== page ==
State Bar of California seeks to discipline L.A. County deputy public defender

The State Bar of California has recommended a 30-day suspension for an L.A. County deputy public defender, concluding that she abandoned her client just before he faced trial on a molestation charge in Compton court.

Delia Metoyer’s abandonment “casts a pall of doubt” over whether her former client — a man accused of sexually molesting a child — “was fairly served by the system,” wrote Donald F. Miles, a judge of the State Bar Court of California.

A phone call and email to Metoyer, a veteran attorney based out of the public defender’s Compton office, weren’t immediately returned, and her attorney, James Ham, declined to comment, referring to it as a “pending case.”

The public defender’s office also declined to comment. But in February, then-Acting Public Defender Kelly Emling sent a letter to the Board of Supervisors requesting that the county cover the cost of defending Metoyer during the State Bar proceedings. (The letter didn’t name Metoyer, but referred to a deputy public defender assigned to the Compton case she handled.)

“My review,” Emling wrote, “reveals no indication that the deputy public defender acted in bad faith or with actual malice.”

The public defender’s office is a county agency whose attorneys are appointed by the court to represent indigent defendants in criminal cases.

According to a timeline of the case laid out in Miles’ decision, Metoyer had back pain the week before one of her clients, Matiwos Ghebrehiwot, had his trial scheduled in January 15, 2015, and she set up an MRI scan for Jan. 16, 2015.

But she did not mention the scan until the day before her appointment, Miles wrote, when Metoyer and the prosecutor on the sexual molestation case met in chambers with the trial judge to discuss logistics. After the prosecutor mentioned calling Ghebrehiwot’s alleged victim — a 7-year-old girl — to testify the next day, Metoyer told the judge she had a doctor’s appointment. After the judge told her to reschedule, the deputy public defender accused the judge of being “cruel” and started “whimpering,” according to Miles’ decision, which was filed last month.

The trial judge asked to move the conversation into the courtroom, where a court reporter could keep a transcript of the discussion, but Metoyer first asked to use the judge’s private bathroom. After about 10 minutes, the judge sent staff to check on her. Metoyer had sneaked out of the bathroom, Miles wrote, and used a different courtroom to return to her office without detection.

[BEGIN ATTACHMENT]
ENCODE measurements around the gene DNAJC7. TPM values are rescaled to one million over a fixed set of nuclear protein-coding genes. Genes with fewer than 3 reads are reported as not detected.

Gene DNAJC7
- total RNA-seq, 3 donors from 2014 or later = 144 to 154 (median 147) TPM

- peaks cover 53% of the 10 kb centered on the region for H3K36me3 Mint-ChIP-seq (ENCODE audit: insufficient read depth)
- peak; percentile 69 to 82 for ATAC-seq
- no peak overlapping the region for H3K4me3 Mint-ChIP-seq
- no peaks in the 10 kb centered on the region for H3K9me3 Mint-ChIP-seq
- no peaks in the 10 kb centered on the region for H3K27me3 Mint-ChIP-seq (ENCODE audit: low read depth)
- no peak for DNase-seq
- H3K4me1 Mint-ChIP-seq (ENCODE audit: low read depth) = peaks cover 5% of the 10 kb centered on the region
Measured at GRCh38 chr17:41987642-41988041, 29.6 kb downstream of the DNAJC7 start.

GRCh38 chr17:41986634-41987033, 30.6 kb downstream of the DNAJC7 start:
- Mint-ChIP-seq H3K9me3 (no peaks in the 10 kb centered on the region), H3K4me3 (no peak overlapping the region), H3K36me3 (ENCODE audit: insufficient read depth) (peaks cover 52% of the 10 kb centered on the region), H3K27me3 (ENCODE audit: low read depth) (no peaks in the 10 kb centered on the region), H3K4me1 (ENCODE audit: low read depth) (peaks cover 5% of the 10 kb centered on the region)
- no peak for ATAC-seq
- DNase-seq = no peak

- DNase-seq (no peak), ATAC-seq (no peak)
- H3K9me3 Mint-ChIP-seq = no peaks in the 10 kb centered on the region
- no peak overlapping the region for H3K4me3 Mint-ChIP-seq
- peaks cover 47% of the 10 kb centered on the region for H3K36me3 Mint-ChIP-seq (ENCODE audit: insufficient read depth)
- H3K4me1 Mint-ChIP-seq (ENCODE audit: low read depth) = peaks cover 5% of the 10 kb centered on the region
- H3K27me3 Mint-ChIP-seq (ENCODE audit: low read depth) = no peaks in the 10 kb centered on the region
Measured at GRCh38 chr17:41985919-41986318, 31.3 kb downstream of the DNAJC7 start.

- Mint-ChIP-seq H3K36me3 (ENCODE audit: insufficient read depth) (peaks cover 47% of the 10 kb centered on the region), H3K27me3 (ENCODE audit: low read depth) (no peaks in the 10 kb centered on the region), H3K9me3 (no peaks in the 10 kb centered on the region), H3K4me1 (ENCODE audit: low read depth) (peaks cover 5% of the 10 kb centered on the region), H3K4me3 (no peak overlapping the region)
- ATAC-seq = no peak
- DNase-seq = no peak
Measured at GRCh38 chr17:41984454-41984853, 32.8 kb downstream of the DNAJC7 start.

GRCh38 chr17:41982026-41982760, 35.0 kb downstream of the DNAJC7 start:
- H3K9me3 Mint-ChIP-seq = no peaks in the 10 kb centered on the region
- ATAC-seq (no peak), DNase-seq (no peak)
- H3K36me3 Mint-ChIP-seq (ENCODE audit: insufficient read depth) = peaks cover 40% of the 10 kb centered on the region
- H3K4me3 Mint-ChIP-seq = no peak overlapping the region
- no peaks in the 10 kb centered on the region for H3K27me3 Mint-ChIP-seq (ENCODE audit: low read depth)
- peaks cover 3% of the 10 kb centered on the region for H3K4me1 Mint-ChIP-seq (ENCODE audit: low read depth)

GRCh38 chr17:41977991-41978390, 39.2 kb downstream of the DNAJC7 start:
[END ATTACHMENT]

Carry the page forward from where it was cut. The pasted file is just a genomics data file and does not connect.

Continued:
The attorney then met with her boss — who didn’t know Metoyer was supposed to be in court — and the boss called the judge, who agreed to let Metoyer go to her appointment the next day, but asked that she return to the courtroom immediately, Miles wrote. Metoyer refused, leaving to go to the doctor, and was immediately removed from the case, according to Miles’ decision. At a sanctions hearing, the trial judge found that the attorney had violated a court order and abandoned her client. Metoyer unsuccessfully appealed.

Early on, Ghebrehiwot — who was unwilling to register as a sex offender — hadn’t been interested in a plea, but Miles wrote that after Metoyer “abandoned” him, he agreed to a deal. According to L.A. County court records, Ghebrehiwot pleaded no contest to committing a lewd or lascivious act with a child under the age of 14. He was sentenced to six years in prison.

Miles wrote that while it was beyond his ability to determine whether the plea was a fair resolution, the attorney’s “abandonment of her client at trial casts a pall of doubt over both the outcome and whether Ghebrehiwot was fairly served by the system.”

Miles noted in his decision that Metoyer had no prior record of discipline since she was admitted to practice law in California in 2000 and presented the court with evidence from four lawyers and a former client detailing her “fine qualities as an attorney.” But in recommending that she be suspended from practicing law for 30 days, Miles also noted that Metoyer failed to show any realistic remorse and said she’d committed “egregious and inexcusable violations” that caused “real harm to the administration of justice.”

The California Supreme Court has yet to decide whether to approve the disciplinary recommendation.

marisa.gerber@latimes.com

For more news from the Los Angeles County courts, follow me on Twitter: @marisagerber

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